Top SE Medtech Innovation Resources and Opportunities for Startups, Engineers & Physician Innovators: Part 1 / 2

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 In News, Resources

As we welcome in the new year and ramp up preparations for the SEMDA 2017 annual conference in Atlanta, we have seen strong evidence that the southeastern medical device ecosystem is gaining strength. The combination of talent, technology and developmental infrastructure continues to make the southeast ripe for growth in the medtech and medical device industry.

Here are a few of the top medtech innovation resources and opportunities available to innovators of all shapes and sizes, including individual physicians, engineers and startups.

The Southeast’s Role in Innovation and the Cancer Moonshot

In October, Vice President Biden delivered the most recent report on the Cancer Moonshot to President Obama. Featured within the “Private Sector Commitments In Response To The Vice President’s Call To Action,” are Atlanta’s GCMI (Global Center for Medical Innovation) and T3 Labs.

tiffany-wilson

Tiffany Wilson, CEO, GCMI & T3 Labs

From within the fact sheet: “Private sector companies and organizations across the country have made important commitments in response to the Vice President’s call to action for the Cancer Moonshot, including:

Atlanta’s Global Center for Medical Innovation and T3 Labs – In response to Vice President Biden’s Cancer Moonshot, Atlanta’s Global Center for Medical Innovation (GCMI) and T3 Labs is collaborating with NCI (National Cancer Institute) to accelerate the development of innovative diagnostic devices from lab to market. These projects often have long timelines to progress from exploratory research to availability for patients’ benefit, with a low percentage making it through the full process. In order to overcome these challenges, GCMI and T3 are partnering with NCI to provide a development pathway that will position promising diagnostics for follow-on investments to support movement into the clinic. At least 5 NCI projects will be selected by GCMI in coordination with NCI program officers and funded investigators to engage their accelerated “proving ground” validation pipeline. Over the next 5 years, this collaboration will demonstrate how to double the speed in which novel cancer diagnostics may move from bench to bedside.”

Does the inclusion of GCMI and T3 Labs within Vice President Biden’s Report and Fact Sheet mark the tipping point for next-level growth in the southeast’s medtech economy? What exactly is next? We don’t want to steal their thunder, but the medtech community, especially physician and engineering innovators, medtech startups and the larger companies and investors would be wise to watch GCMI closely. Big news is coming as soon as early February, we hear. Follow GCMI on LinkedIn and Twitter for the latest.

Translational Support: The Coulter Foundation Translational Program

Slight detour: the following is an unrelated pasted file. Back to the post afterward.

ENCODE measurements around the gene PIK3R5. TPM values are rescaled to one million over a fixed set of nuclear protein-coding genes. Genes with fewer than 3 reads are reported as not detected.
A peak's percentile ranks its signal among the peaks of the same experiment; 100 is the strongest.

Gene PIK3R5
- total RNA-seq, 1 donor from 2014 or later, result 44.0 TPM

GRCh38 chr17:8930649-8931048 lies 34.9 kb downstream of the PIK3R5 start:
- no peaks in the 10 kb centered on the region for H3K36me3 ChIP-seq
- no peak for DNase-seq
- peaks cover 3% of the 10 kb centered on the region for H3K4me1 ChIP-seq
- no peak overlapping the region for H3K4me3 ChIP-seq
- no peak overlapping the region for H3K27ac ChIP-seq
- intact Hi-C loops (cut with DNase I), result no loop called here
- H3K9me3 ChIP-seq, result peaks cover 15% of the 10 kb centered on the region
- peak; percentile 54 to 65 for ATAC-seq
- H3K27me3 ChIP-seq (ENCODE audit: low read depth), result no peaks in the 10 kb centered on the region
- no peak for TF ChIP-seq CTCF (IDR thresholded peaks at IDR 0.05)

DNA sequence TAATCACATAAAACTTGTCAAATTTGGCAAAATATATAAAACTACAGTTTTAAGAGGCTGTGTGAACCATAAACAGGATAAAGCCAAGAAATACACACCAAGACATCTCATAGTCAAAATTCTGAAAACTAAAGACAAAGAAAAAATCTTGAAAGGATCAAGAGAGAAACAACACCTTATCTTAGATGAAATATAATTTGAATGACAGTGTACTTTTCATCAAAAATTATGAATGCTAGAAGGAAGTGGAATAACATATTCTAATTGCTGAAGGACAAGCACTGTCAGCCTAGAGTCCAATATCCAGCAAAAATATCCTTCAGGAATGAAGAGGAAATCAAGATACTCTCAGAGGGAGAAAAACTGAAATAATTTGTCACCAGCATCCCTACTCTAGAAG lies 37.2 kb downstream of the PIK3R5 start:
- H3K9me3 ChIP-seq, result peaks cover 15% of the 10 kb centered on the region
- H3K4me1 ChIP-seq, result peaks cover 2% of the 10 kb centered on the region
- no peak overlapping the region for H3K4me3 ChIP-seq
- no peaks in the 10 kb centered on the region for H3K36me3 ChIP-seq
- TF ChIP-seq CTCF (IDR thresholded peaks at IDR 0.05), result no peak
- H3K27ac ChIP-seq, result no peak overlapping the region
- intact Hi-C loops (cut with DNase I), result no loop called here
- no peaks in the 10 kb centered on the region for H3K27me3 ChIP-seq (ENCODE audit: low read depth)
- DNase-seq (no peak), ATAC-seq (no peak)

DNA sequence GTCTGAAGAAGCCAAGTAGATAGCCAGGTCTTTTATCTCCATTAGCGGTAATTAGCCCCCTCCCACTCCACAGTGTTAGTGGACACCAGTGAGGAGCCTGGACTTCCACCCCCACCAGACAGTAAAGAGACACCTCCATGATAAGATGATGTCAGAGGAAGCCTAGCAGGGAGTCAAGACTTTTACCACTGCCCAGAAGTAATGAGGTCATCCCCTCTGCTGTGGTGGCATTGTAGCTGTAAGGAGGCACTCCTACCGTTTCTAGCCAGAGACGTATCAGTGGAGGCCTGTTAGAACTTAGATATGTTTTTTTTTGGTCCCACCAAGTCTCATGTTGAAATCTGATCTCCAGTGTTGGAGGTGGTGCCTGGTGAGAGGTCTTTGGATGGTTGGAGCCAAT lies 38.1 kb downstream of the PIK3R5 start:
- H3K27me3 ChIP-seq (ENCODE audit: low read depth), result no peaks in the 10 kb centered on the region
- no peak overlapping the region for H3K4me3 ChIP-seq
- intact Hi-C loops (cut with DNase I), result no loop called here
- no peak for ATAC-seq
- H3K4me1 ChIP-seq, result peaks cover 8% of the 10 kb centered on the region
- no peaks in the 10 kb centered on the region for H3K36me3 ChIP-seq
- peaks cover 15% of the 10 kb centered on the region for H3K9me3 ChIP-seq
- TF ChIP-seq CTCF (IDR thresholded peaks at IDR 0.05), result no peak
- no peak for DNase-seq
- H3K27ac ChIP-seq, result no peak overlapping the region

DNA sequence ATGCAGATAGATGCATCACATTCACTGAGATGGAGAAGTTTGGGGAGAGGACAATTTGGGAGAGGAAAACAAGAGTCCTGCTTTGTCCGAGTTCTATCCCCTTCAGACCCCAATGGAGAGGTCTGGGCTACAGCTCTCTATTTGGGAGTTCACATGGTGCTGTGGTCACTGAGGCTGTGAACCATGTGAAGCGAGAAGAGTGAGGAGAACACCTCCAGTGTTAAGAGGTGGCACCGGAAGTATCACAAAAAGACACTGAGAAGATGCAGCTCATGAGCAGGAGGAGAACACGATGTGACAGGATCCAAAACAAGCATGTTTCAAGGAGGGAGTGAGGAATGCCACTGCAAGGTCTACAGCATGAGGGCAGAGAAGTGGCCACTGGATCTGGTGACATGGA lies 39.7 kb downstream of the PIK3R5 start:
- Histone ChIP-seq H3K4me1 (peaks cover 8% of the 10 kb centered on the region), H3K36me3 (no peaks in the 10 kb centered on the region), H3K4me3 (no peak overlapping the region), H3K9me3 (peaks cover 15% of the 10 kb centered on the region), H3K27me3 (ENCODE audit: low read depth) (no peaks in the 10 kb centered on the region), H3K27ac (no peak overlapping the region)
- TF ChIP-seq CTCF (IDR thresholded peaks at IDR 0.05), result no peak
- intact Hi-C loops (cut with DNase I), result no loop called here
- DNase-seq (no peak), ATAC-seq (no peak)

Successfully bringing a medical innovation from the mind of an engineer, academic or physician to the clinical toolbox is a complex process. The Coulter Translational Program is among the many southeast regional medtech development resources that helps accelerate academic innovations’ path to the marketplace by providing an operational roadmap and financial support that guides innovators through the often arduous process of translating a product from technological innovation to commercial product for actual use in clinical practice.

Approximately $1.5M of Coulter funding goes to Emory University and Georgia Tech each year for commercializing promising innovations filling critical gaps in commercialization for innovators including investment. According to the Coulter Translational Program Director Rachel Hagen, Coulter funded 8 projects in 2015, 5 of which are in license negotiations.

This is an incredible regional medtech innovation resource that helps to bridge the chasm between concept and commercialization for medtech innovators.

Fostering the next generation of entrepreneurs in medtech and beyond – the Mercer Innovation Center

In late 2015, Mercer University announced the establishment of the Mercer Innovation Center. The center’s self-stated goals are to:

  • Advance the discovery and commercialization of products and services that have marketplace potential to promote job creation and economic development in Macon and Middle Georgia
  • Inspire a culture of innovation in the region by bringing together like-minded entrepreneurs in order to attract, cultivate and retain creative talent
  • Share the University’s knowledge and resources to achieve positive growth in Macon and Middle Georgia

The Mercer Innovation Fellowship is competitive program run by the center open to entrepreneurs worldwide. Each year, up to five fellowships will be awarded through a competition. Recipients will get one year of housing, office space, interns, access to all Mercer facilities and $20,000 cash.

Who wants to be the first medtech or medical device fellow in the program? http://mic.mercer.edu/fellows-program/

The SEMDA PitchRounds Roadshow
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In case you missed it, SEMDA is hitting the road looking for entrepreneurs and innovators building the southeast’s reputation as a value-based location for medtech development. Regional winners will compete at the SEMDA annual conference in April for a cash prize of $10,000 and a slot to present at Advamed 2017 in San Jose.

Are you or someone you know ready to pitch?!? http://semda.net/events/pitchrounds-road-show/

Stay tuned for Part 2 featuring a few more of the top resources and opportunities for medtech and medical device innovators throughout the southeast in the next week or so.

Help us continue to build a robust medtech ecosystem in the southeast by following SEMDA on LinkedIn and Twitter. And don’t forget to save the date for SEMDA 2017, April 26-27!

Sincerely,

Jason
jrupp@semda.net